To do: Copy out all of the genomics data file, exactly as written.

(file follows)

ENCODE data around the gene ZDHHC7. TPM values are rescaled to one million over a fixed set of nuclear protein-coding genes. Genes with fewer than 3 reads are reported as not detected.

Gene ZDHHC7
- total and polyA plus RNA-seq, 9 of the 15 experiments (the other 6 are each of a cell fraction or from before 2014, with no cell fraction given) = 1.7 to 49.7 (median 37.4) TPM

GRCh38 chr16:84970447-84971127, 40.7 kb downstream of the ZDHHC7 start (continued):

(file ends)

ENCODE data around the gene ZDHHC7. TPM values are rescaled to one million over a fixed set of nuclear protein-coding genes. Genes with fewer than 3 reads are reported as not detected.

Gene ZDHHC7
- total and polyA plus RNA-seq, 9 of the 15 experiments (the other 6 are each of a cell fraction or from before 2014, with no cell fraction given) = 1.7 to 49.7 (median 37.4) TPM

GRCh38 chr16:84970447-84971127, 40.7 kb downstream of the ZDHHC7 start (continued):